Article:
The Biden administration is weighing sweeping sanctions against Russia if it invades Ukraine that could cripple Russia’s access to bond markets, throttle major commercial banks and target powerful oligarchs, an approach that will put Washington in uncharted waters in its confrontation with Moscow, current and former administration officials said Wednesday.
President Joe Biden is betting the threat of unprecedented sanctions will persuade Russian President Vladimir Putin to pull back from the brink, but it’s not clear how far the White House will be willing to go to punish Moscow, and whether it will be enough to change Russia’s calculus.
With Biden facing a new test as commander-in-chief just months after a chaotic withdrawal from Afghanistan, White House officials said the mood is “focused” as they consult with NATO allies and provide regular updates to the president. The crisis has steadily intensified over the past two months as Russia has built up a formidable military presence on Ukraine’s border, with more than 90,000 combat troops on the ground.
Biden said Wednesday a unilateral U.S. military response was “not in the cards” if Russia attacked Ukraine, making it clear economic pressure remains the primary tool left for Washington and its European allies. U.S. sanctions previously imposed on Russia have been relatively constrained compared to hard-hitting measures that have been slapped on Iran or Venezuela, smaller economies with fewer ties to global markets. But this time, the Biden administration says the gloves will be off.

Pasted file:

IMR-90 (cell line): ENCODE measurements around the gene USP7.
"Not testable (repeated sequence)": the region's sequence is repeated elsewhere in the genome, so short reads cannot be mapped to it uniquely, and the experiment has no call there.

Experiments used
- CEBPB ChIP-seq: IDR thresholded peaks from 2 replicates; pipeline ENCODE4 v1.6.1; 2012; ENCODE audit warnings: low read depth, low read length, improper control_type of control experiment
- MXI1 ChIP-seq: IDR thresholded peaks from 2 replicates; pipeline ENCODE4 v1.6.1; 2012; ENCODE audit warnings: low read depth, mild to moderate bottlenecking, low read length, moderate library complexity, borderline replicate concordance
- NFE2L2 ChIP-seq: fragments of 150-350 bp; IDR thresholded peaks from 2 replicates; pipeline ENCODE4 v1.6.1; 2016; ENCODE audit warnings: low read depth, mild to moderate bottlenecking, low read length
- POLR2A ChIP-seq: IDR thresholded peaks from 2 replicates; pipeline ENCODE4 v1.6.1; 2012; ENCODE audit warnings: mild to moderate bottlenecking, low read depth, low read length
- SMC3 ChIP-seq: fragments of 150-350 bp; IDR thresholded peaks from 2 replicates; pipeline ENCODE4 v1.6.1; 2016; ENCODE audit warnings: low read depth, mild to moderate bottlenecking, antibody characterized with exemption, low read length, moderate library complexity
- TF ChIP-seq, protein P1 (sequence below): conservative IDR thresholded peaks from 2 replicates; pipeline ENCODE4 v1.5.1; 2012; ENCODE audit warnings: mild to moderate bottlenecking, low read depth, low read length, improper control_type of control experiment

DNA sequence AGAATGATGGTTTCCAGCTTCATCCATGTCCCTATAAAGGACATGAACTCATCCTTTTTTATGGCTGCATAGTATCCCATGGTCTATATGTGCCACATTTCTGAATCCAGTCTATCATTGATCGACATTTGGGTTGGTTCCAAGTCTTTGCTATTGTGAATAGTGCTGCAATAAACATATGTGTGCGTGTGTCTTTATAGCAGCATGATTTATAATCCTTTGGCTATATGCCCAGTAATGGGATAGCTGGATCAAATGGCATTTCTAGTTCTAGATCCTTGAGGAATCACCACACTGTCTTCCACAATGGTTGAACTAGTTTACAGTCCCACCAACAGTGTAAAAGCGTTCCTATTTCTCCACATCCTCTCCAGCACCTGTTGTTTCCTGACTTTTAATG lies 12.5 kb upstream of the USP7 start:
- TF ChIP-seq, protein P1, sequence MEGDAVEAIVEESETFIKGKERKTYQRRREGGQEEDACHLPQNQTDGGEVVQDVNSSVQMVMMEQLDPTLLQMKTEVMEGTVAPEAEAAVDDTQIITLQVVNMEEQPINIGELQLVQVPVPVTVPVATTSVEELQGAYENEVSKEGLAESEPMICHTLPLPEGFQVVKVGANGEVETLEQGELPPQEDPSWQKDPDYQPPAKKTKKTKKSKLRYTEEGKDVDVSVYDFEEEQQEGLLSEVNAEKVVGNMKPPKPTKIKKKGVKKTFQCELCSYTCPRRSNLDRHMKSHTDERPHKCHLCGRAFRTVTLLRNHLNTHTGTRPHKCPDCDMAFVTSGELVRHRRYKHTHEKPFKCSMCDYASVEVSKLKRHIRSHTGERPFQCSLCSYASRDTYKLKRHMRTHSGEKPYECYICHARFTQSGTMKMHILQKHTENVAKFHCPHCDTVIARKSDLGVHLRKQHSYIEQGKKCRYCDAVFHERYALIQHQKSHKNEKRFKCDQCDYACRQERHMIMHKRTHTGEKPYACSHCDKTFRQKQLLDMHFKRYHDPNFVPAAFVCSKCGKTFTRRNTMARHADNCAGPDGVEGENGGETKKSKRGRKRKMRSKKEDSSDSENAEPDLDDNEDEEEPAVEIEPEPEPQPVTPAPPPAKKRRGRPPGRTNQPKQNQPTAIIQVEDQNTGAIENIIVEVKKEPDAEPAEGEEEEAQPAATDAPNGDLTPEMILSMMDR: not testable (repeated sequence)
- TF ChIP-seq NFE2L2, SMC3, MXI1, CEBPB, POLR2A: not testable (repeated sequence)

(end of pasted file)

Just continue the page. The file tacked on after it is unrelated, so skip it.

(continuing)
Biden told reporters on Wednesday that he told Putin that “there will be severe consequences” if Russia moves on Ukraine, “economic consequences like none he has ever seen.”
The possible measures to which Biden was alluding, say current and former officials, include blocking Russia’s access to bond markets in New York; sanctioning major Russian commercial banks, possibly including the massive VTB bank, which is majority-owned by the Russian government; undercutting Russia’s ability to convert rubles into dollars or other foreign currencies; targeting oligarchs linked to Putin with financial and travel restrictions; and even cutting off Moscow’s access to the SWIFT international bank messaging system.